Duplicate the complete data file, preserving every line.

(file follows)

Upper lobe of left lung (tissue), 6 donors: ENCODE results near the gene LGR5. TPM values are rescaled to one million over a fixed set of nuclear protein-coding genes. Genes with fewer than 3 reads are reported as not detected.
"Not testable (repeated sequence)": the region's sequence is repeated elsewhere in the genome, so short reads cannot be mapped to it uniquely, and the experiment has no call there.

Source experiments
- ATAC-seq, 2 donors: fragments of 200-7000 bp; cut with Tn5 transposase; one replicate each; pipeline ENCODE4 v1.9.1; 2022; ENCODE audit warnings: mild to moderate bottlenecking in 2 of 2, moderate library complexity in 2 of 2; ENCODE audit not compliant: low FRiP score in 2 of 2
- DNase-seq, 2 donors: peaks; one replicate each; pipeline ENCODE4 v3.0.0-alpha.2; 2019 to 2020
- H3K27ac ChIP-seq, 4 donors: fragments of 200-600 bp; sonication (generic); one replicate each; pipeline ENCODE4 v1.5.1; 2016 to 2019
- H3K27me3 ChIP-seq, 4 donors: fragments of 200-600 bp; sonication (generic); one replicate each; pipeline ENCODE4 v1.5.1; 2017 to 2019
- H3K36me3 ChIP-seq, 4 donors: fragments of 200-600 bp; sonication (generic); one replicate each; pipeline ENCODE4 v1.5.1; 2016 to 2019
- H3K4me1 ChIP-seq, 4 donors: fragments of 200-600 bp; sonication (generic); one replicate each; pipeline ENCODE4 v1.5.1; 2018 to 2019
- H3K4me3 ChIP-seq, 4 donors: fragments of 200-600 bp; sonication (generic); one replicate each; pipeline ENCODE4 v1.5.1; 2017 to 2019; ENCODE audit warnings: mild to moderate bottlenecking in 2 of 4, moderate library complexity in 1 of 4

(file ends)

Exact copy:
Upper lobe of left lung (tissue), 6 donors: ENCODE results near the gene LGR5. TPM values are rescaled to one million over a fixed set of nuclear protein-coding genes. Genes with fewer than 3 reads are reported as not detected.
"Not testable (repeated sequence)": the region's sequence is repeated elsewhere in the genome, so short reads cannot be mapped to it uniquely, and the experiment has no call there.

Source experiments
- ATAC-seq, 2 donors: fragments of 200-7000 bp; cut with Tn5 transposase; one replicate each; pipeline ENCODE4 v1.9.1; 2022; ENCODE audit warnings: mild to moderate bottlenecking in 2 of 2, moderate library complexity in 2 of 2; ENCODE audit not compliant: low FRiP score in 2 of 2
- DNase-seq, 2 donors: peaks; one replicate each; pipeline ENCODE4 v3.0.0-alpha.2; 2019 to 2020
- H3K27ac ChIP-seq, 4 donors: fragments of 200-600 bp; sonication (generic); one replicate each; pipeline ENCODE4 v1.5.1; 2016 to 2019
- H3K27me3 ChIP-seq, 4 donors: fragments of 200-600 bp; sonication (generic); one replicate each; pipeline ENCODE4 v1.5.1; 2017 to 2019
- H3K36me3 ChIP-seq, 4 donors: fragments of 200-600 bp; sonication (generic); one replicate each; pipeline ENCODE4 v1.5.1; 2016 to 2019
- H3K4me1 ChIP-seq, 4 donors: fragments of 200-600 bp; sonication (generic); one replicate each; pipeline ENCODE4 v1.5.1; 2018 to 2019
- H3K4me3 ChIP-seq, 4 donors: fragments of 200-600 bp; sonication (generic); one replicate each; pipeline ENCODE4 v1.5.1; 2017 to 2019; ENCODE audit warnings: mild to moderate bottlenecking in 2 of 4, moderate library complexity in 1 of 4